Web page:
Few bulls in cynical carbon market even after set-aside vote passes
28 Feb 2012 18:23:01
The long-awaited vote at the European Parliament industry committee on removing or “setting aside” carbon allowances from the EU Emissions Trading System (ETS) saw policy makers vote through a proposal that is weaker than many carbon market participants would have wished, while the most difficult hurdles in the legislative process are still to come.
The committee voted that the Commission should monitor the effect of the Energy Efficiency Directive (EED) on the ETS and bring forward proposals that may include removing or setting aside carbon allowances from the EU ETS to offset the negative effects of the EED on the carbon market.
Oversupply set to continue
The proposal is not aimed at tackling the existing oversupply in the carbon market. Instead it deals specifically with the effects of the EED, which industry committee leader Claude Turmes, MEP, warned will have a “spill-over effect” on the ETS.
An earlier proposal to remove 1.4bn EU emissions allowances (EUAs) from the system before next year did not make it through the negotiations that preceded Tuesday’s vote.
“I estimate the effect of the EED [on the EU ETS] is 500m [carbon] units, and at my forecast the market is oversupplied by 845m units up until 2020, so it doesn’t really deal with oversupply,” Matthew Gray, an analyst at broker Jefferies Bache said.
On the carbon market, the reaction to the positive vote, which had been widely expected, was bullish for only a short period on Tuesday.
Gains were made late last week in the run-up to the vote, but on Tuesday the benchmark EU contract lost €0.45/tonne of CO2 equivalent session on session in what some traders interpreted as a classic case of “buy the rumour, sell the fact”.
“The decision is all mights and ifs and nothing concrete; there are no concrete numbers, so you cannot quantify it into a price,” one trader said.
In contrast to the last committee vote in December on the set-aside, which took the market by surprise and saw prices spike, there was “no such euphoria on the market” on Tuesday, the trader added.
“There is still the European Parliament plenary vote. People are realistic – it’s not a big fuss,” he said.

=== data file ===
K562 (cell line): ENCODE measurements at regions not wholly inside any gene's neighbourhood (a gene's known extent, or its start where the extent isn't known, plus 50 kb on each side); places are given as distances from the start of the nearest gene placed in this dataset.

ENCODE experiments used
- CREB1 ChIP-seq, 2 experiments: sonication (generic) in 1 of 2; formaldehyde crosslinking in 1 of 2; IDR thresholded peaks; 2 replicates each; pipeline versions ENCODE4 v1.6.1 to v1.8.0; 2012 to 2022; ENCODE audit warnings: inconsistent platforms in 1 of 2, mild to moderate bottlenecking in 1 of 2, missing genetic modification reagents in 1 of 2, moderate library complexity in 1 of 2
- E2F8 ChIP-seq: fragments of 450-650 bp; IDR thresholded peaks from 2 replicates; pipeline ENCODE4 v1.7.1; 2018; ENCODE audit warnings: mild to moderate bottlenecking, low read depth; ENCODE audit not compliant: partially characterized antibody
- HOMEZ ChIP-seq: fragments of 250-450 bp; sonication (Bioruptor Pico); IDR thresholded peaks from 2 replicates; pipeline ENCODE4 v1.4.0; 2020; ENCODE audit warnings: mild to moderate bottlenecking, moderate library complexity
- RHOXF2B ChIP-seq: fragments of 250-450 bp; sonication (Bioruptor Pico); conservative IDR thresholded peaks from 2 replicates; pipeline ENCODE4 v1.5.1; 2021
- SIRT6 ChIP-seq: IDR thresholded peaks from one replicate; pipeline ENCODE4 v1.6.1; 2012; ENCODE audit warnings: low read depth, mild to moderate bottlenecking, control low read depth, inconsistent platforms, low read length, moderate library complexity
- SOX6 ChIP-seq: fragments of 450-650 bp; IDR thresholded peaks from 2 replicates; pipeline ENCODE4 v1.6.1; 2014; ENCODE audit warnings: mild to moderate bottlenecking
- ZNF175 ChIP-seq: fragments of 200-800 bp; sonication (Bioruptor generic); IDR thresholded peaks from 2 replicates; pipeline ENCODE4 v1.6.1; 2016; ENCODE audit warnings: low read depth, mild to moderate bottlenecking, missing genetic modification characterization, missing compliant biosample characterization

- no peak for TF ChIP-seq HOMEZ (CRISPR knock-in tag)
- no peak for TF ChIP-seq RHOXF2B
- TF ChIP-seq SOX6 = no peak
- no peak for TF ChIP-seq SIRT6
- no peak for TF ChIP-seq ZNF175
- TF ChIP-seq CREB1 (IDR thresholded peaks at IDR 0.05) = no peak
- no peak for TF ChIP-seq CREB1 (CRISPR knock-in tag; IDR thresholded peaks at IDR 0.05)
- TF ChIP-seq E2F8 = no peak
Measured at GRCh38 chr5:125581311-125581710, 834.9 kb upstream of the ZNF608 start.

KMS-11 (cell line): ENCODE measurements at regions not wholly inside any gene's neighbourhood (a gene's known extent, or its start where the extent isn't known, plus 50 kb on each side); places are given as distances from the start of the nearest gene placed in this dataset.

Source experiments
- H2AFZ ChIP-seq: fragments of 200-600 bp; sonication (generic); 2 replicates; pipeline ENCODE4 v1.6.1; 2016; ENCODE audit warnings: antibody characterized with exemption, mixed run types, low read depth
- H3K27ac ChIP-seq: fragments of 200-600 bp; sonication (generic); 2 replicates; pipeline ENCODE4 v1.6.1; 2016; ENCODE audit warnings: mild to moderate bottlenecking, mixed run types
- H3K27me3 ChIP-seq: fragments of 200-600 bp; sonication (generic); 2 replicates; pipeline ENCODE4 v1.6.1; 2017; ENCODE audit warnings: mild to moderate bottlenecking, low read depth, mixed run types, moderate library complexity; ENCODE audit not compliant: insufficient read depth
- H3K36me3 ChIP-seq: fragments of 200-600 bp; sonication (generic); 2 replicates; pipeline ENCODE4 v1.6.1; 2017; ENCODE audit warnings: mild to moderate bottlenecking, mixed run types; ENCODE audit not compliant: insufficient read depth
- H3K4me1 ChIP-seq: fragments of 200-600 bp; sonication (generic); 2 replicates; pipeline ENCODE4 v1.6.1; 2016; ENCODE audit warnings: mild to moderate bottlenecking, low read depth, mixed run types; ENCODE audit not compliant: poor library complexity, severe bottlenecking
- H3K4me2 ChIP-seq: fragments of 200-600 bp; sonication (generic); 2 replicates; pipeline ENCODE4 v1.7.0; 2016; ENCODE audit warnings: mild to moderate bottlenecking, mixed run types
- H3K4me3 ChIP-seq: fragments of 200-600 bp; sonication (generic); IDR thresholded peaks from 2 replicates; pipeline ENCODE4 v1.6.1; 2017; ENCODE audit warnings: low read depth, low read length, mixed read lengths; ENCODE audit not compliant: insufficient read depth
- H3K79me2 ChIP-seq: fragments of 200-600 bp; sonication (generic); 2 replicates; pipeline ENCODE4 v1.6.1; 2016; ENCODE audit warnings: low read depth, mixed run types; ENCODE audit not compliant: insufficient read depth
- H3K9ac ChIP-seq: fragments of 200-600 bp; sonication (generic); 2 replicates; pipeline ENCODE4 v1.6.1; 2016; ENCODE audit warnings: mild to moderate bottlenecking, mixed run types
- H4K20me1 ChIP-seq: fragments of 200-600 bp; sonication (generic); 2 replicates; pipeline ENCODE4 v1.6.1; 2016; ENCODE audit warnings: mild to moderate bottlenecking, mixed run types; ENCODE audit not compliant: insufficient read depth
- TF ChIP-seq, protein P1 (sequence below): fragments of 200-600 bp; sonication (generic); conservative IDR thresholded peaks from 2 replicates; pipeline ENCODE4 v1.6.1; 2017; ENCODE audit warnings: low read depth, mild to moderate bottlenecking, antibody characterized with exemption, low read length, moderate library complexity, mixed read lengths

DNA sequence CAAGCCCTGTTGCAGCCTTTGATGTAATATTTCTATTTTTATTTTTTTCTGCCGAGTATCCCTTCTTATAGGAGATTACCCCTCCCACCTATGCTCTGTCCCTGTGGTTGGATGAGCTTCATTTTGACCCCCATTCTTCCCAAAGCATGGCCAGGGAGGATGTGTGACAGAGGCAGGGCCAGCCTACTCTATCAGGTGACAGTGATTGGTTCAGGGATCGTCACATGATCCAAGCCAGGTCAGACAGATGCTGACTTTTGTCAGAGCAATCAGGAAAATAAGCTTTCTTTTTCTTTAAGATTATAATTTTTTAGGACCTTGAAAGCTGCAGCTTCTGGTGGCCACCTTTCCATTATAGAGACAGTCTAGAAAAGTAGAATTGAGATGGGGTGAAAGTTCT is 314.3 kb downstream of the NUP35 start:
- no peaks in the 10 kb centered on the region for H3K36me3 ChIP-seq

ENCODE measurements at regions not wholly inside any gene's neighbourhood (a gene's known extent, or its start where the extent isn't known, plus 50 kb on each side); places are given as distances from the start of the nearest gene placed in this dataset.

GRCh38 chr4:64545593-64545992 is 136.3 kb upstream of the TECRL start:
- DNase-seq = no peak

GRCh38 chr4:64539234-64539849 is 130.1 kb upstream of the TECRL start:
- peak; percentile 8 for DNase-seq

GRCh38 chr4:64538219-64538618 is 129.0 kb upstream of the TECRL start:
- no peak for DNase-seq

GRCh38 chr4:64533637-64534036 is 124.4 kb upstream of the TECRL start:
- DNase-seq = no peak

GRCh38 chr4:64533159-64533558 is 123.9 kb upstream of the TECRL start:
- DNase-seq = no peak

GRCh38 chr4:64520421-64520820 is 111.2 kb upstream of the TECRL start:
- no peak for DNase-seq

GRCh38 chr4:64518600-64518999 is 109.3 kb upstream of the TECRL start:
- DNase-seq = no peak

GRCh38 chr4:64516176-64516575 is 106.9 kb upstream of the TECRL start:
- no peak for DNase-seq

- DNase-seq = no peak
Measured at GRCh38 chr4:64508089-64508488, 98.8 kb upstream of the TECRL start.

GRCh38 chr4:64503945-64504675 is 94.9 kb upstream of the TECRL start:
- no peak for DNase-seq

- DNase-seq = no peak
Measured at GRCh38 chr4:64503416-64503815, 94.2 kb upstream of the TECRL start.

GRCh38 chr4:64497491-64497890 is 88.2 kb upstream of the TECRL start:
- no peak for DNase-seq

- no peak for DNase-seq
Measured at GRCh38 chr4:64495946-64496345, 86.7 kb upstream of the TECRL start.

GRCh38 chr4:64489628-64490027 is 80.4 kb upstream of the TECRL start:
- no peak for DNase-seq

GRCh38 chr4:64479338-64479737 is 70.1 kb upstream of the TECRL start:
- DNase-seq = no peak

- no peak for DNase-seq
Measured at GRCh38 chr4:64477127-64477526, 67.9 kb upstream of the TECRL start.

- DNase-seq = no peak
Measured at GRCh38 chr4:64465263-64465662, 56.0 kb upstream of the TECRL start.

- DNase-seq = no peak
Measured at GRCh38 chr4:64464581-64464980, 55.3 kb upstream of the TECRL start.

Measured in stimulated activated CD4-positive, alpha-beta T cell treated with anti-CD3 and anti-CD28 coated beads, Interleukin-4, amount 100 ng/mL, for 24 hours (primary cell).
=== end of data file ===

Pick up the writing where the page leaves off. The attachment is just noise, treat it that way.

The industry committee vote was an important step but the tough part of the legislative process on the set-aside has yet to start.
For the set-aside to remain on the table during discussions between the parliament and the European Council next month, there must be a qualified majority in favour of it among member states, a spokesman for the Council presidency said on Tuesday.
This could prove difficult to achieve. A qualified majority on the Council in practice means around two thirds of council votes. Poland – one of the biggst vote-holders because voting is weighted by country size – has signalled that it will oppose the set-aside, which it has previously blocked. Other countries are also understood to be opposed to the idea of the set-aside (see EDCM 13 February 2012 and 22 June 2011).
Denmark, which holds the European Council presidency, has made passing the EED a priority of its six-month term. Discussions are ongoing between Denmark and other member states on forming a position on the EED, but the set-aside “hasn’t been looked into much until now”, the spokesman said.
After the trialogues, Denmark will bring back the text agreed to with the parliament for a final Council vote, while the parliament will also have to take a full vote on the EED.
Next month’s informal discussions or “trialogues” between a negotiating group from the parliament – led by Claude Turmes, and the Council, represented by Denmark – could last for several months.
“We have to take out massively [carbon] certificates in order that the market continues to function in an optimal way,” Turmes said.
The amendment, which was passed unanimously, makes it clear that the Commission should monitor the impact of the EED on the ETS and act before the end of the year, Turmes added.
But the Commission has said that it will not bring forward such a proposal until it gets a mandate from the parliament as a whole and from the Council, which comprises member states’ ministers (see EDCM 17 February 2012). VF
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